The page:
- Title Pages
- Part I The hand
- 1 Primate hands and the human hand: the tool of tools
- 2 The hand and the tool: the functional architecture of human technical skills
- 3 Control of the monkey's hand by the motor cortex
- 4 Human prehension and its prosthetic substitution
- 5 Some one- and two-handed functions and processes in tool use by pongids
- Part II Manipulation of the object: analyses and experiments
- 6 Cognitive competence underlying tool use in free-ranging orang-utans
- 7 Tool use in a South American monkey species: an overview of the characteristics and limits of tool use in Cebus apella
- Part III Influence of the natural habitat and variability in tool use: the notion of culture
- 8 Brains, hands, and minds: puzzling incongruities in ape tool use
- 9 Diversity of tool use and tool-making in wild chimpanzees
- 10 Local variation of tools and tool use among wild chimpanzee populations
- Part IV Origin and ontogeny
- 11 The earliest stone tools: their implications for an understanding of the activities and behaviour of late Pliocene hominids
- 12 Are we able to determine the function of the earliest palaeolithic tools?
- 13 The origin of secondary tools
- Part V Evolution in social space and collection strategies in human hunter—gatherer societies
- 14 The origin of tool use and the evolution of social space in palaeolithic times: some reflections
- 15 Ecological determinism, group strategies, and individual decisions in the conception of prehistoric stone assemblages
- 16 Tools and hunter—gatherers
- Part VI Expertise and apprenticeship
- Introduction to Chapters 17 and 18
- 17 A framework for analysing prehistoric stone tool manufacture and a tentative application to some early stone industries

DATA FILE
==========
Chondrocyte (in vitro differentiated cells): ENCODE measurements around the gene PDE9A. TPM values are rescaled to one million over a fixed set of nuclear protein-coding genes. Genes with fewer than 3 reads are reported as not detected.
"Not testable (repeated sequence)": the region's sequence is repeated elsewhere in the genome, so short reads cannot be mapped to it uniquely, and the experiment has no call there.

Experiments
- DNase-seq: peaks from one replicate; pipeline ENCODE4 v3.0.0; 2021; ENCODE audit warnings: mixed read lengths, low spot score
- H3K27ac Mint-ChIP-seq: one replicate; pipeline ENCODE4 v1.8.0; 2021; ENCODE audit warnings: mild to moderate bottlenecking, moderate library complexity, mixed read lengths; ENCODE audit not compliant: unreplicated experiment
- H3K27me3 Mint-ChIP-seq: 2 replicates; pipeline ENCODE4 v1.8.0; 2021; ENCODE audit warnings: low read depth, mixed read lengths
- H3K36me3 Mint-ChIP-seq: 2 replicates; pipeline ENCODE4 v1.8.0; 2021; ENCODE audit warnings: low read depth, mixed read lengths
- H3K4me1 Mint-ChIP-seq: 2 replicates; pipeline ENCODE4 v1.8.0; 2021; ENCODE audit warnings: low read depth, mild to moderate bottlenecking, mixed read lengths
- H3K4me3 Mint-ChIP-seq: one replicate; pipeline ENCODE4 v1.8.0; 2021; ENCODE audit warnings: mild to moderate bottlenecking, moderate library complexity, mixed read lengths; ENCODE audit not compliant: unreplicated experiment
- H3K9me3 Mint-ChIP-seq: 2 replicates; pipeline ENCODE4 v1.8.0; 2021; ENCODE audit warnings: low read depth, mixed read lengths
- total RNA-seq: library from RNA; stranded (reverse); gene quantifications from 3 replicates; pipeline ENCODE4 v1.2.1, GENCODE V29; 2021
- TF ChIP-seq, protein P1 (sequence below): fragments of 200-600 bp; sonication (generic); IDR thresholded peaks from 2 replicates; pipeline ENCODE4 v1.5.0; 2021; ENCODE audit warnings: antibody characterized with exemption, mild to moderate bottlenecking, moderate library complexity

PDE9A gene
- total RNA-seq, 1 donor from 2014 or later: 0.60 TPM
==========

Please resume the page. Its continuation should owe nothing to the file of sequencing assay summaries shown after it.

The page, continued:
- 18 Some socio-economic aspects of the knapping process among groups of hunter—gatherers in the Paris Basin area
- 19 The transfer of knowledge within the craft industries and trade guilds
- Part VII Technological systems and ritualization
- 20 From polished stone tool to sacred axe: the axes of the Danis of Irian Jaya, Indonesia
- 21 How can we analyse and describe technical actions?
- Author index
- Subject index
The origin of secondary tools
The origin of secondary tools
- (p.239) 13 The origin of secondary tools
- The Use of Tools by Human and Non-human Primates
- Oxford University Press
Tool-using and tool-making were long thought to be s behaviour characteristic of humans. However, many primate species are now known to use objects as tools. Chimpanzees, in particular, have been observed in the wild to use a number of different objects for a variety of purposes and even to prepare them in advance, thereby demonstrating cognitive capabilities. This chapter addresses two questions: First, what were the cognitive capacities called for by secondary tool use, capacities insufficiently developed in chimpanzees but which rendered stone tool manufacture possible for early hominids? Second, how can a scenario be conceived for the development of secondary tool use among the ancestors of Homo habilisl?
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